Position papers and workshop results are available now. We're looking forward to a follow-up at XP2002...
Transforming yourself, your team or your organization to using a lightweight development methodology like Extreme Programming isn't easy. While some practices may simply fall into place, others can be difficult to implement due to technical, political, organizational, or personal obstacles.
Some XP practitioners have triumphed over these challenges, some are in the process of overcoming them, and others have failed on some levels and succeeded on others.
This workshop is a place where we can safely share our experiences of both success and failure in order to learn and grow. We will practice what we learn by playing eXPlanations, a game that challenges players to grapple with real-world XP problems, solutions and values. Participants are encouraged to present any of their XP artifacts in front of the group.
The main goal of this workshop is to challenge XP practitioners to explain their way out of real-world XP problems using real-world XP solutions and applying the four values of XP.
In order to achieve this goal, we will be working corporately and in small groups to examine and document typical problem/solution pairs. Possible choices for a final workshop report are a pattern collection, experience reports, or stories.
We seek submissions primarily from XP practitioners who want to share the challenges they faced when applying XP. Depending on the number of submissions, also interested XP beginners are welcome detailing their hopes and fears about XP.
Applicants are required to submit a position statement that should be no longer than one page and should describe at least one problem or problem/solution pair that the author plans to contribute to the discussion. All submissions should be in HTML and must include name, affiliation, address, phone/fax number, and email address.
Selection will be based on clarity, originality, technical and educational merit, and, most of all, the potential relevance to other XP practitioners - the "synergy effect". The organizers will look for ideas that can be utilized by others at the workshop.
Position papers must be submitted to Frank Westphal <mailto:firstname.lastname@example.org> via email no later than May 7, 2001. Potential participants will be notified of acceptance no later than May 14, 2001. The workshop will be limited to 20 persons.
Instead of presenting the papers, each participant will be expected to review everyone else's paper before the workshop and complete the following two sentences for each:
We will be spending the morning on questions and answers about the papers. In the afternoon, we will be playing eXPlanations to come up with problem/solution scenarios.
eXPlanations is a game that challenges players to grapple with real-world problems and solutions that occur on XP projects. The game gives people a chance to practice with these situations, which are based on real experiences doing XP. A primary goal of eXPlanations is to help technical and non-technical people learn about business and development problems, problems that arise from unresolved problems, a variety of solutions and the core values of XP.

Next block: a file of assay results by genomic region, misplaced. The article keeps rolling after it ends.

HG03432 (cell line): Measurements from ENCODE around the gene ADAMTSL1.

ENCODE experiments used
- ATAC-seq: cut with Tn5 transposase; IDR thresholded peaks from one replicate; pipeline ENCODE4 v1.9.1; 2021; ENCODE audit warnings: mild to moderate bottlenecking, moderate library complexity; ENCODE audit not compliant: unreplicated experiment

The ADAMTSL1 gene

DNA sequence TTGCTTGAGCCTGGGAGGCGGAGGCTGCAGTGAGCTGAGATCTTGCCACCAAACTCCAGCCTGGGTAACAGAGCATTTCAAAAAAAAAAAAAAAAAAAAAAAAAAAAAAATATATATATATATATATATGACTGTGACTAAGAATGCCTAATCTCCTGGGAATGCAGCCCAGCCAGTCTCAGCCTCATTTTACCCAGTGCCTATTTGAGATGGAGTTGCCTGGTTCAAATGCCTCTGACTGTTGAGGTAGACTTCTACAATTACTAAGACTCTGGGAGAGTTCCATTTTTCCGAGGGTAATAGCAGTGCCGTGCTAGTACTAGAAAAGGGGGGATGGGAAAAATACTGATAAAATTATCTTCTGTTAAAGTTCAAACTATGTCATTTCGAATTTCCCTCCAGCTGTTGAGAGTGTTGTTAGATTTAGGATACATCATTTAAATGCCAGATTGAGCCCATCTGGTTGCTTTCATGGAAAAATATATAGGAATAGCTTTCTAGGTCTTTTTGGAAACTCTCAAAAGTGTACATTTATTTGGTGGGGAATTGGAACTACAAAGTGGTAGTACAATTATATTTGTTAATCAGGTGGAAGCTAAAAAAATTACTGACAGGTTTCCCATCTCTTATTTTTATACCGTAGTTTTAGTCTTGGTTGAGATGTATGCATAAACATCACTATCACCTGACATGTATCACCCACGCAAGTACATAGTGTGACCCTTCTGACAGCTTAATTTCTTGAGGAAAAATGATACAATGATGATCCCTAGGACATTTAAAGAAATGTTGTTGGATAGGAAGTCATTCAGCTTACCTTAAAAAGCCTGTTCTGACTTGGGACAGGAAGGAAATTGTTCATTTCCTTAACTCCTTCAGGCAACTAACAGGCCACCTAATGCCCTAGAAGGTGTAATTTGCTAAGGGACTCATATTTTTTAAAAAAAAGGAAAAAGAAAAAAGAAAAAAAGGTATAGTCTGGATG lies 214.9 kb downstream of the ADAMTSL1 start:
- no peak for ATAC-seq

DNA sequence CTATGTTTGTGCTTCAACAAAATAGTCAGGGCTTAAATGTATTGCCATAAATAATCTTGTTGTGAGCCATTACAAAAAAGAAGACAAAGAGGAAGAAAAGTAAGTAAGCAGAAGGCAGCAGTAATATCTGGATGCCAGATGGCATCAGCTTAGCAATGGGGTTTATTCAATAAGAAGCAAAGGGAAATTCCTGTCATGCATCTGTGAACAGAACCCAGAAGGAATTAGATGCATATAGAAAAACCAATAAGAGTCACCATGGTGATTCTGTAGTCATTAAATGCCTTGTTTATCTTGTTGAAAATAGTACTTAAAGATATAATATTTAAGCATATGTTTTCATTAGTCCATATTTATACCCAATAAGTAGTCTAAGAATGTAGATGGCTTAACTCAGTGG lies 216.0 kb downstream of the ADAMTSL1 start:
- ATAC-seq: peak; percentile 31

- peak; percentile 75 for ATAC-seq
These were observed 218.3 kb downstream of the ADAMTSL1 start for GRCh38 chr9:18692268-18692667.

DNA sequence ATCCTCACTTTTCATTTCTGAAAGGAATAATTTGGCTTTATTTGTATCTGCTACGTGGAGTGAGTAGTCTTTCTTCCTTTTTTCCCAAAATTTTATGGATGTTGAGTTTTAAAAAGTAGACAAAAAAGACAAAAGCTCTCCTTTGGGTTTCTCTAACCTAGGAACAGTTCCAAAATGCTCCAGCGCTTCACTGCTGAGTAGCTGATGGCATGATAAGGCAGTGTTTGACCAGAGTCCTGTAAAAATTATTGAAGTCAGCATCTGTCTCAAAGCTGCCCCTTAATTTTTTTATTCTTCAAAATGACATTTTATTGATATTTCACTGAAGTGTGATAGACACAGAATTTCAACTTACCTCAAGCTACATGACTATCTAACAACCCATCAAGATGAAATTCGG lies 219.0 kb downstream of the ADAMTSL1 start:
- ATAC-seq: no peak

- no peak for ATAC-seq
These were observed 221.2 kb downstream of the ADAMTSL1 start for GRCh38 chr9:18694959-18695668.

The workshop will be held on Thursday, May 24, 2001. The format is intentionally lightly structured to leave enough space for the group to find consensus on site. Therefore, the following format is just a suggestion and subject to change:
Jutta Eckstein is an independent trainer and consultant from Munich, Germany. Her interest in lightweight processes is based on ten years experience in developing object-oriented applications. Having completed a course of teacher training and led many 'train the trainer' programs in industry, she focuses also on techniques which help teach OT. She participated in and organized several workshops, panels and tutorials at XP, OOPSLA, OT and EuroPLoP. Besides XP 2001 she is also a member of the program committee of EuroPLoP 2001 and OOPSLA 2001.
Joshua Kerievsky is the founding programmer for Industrial Logic, Inc.. When he isn't programming, he leads workshops on Software Patterns & Extreme Programming. He's worked on object-oriented projects in various industries for over 10 years, he founded the first public patterns study group in 1995, was conference chair of Using Patterns '97, and created the Design Patterns Workshop and eXtreme Programming Workshop.
Frank Westphal is an independent consultant from Hamburg, Germany. He has been developing object-oriented software in various roles since the early 1990s. In 1999, he formed a team which used all of the practices of XP. Since then he has helped introducing many of the practices and principles of XP into other organizations.